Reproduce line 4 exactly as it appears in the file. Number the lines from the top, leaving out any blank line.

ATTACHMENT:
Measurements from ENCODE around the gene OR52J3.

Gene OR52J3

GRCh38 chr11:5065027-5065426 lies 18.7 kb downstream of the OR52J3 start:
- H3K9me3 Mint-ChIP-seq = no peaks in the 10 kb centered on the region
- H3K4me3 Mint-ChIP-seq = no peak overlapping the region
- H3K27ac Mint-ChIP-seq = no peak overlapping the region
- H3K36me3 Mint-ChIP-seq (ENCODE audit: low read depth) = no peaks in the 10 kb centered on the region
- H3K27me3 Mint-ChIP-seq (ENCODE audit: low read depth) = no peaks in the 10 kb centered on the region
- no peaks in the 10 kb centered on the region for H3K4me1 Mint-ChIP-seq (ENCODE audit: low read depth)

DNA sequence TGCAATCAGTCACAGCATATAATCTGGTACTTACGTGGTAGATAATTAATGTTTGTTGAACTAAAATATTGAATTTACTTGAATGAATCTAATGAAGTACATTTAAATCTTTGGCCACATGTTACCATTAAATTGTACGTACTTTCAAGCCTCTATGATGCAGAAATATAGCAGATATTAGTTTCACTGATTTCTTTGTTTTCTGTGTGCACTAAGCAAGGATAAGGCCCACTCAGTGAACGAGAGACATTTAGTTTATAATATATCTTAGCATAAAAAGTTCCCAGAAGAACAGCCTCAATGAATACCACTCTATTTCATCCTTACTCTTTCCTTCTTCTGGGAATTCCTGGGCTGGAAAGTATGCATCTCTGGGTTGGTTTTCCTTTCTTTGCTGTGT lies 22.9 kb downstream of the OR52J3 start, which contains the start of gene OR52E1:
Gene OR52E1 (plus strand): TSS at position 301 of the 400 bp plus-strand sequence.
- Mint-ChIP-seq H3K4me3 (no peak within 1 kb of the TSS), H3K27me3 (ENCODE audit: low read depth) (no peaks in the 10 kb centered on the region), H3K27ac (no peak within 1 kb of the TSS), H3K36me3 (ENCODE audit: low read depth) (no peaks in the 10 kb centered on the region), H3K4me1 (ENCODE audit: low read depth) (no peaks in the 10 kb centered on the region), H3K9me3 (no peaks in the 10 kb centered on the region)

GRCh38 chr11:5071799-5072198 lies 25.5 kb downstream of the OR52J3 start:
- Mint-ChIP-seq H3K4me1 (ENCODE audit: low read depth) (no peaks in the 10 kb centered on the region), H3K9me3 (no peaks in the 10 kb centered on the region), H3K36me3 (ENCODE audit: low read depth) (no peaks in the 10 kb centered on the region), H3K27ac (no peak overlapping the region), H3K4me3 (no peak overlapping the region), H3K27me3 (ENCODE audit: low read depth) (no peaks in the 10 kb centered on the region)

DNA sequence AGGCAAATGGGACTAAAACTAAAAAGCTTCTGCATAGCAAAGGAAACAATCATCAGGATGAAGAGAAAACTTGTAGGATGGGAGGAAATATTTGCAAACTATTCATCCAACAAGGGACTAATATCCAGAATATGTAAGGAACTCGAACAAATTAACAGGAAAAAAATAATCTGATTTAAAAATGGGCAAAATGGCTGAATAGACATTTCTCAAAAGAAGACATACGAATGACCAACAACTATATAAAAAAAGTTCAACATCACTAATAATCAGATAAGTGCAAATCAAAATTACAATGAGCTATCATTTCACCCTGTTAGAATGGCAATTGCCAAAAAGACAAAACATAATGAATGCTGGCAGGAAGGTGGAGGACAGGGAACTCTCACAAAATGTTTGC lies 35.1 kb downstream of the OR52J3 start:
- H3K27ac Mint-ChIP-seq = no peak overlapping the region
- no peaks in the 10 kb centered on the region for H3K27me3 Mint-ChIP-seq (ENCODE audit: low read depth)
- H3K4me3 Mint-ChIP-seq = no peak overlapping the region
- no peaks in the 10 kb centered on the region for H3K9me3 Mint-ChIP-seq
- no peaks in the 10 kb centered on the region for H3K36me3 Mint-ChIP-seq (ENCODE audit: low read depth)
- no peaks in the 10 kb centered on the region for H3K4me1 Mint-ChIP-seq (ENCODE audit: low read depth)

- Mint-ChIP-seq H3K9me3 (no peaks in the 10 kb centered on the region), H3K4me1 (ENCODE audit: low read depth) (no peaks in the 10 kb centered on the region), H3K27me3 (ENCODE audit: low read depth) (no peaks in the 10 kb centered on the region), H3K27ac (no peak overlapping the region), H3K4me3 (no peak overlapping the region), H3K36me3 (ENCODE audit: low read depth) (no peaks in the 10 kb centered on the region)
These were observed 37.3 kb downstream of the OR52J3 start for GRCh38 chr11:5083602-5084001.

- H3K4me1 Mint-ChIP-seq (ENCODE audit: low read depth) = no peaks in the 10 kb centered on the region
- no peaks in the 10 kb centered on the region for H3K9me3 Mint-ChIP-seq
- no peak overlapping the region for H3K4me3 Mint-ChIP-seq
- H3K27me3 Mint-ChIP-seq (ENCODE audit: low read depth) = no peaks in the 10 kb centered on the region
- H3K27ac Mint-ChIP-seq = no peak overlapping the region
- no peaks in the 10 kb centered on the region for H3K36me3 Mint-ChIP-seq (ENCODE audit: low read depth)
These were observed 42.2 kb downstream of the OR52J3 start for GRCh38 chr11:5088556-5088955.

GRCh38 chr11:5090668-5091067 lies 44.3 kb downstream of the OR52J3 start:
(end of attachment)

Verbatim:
- H3K9me3 Mint-ChIP-seq = no peaks in the 10 kb centered on the region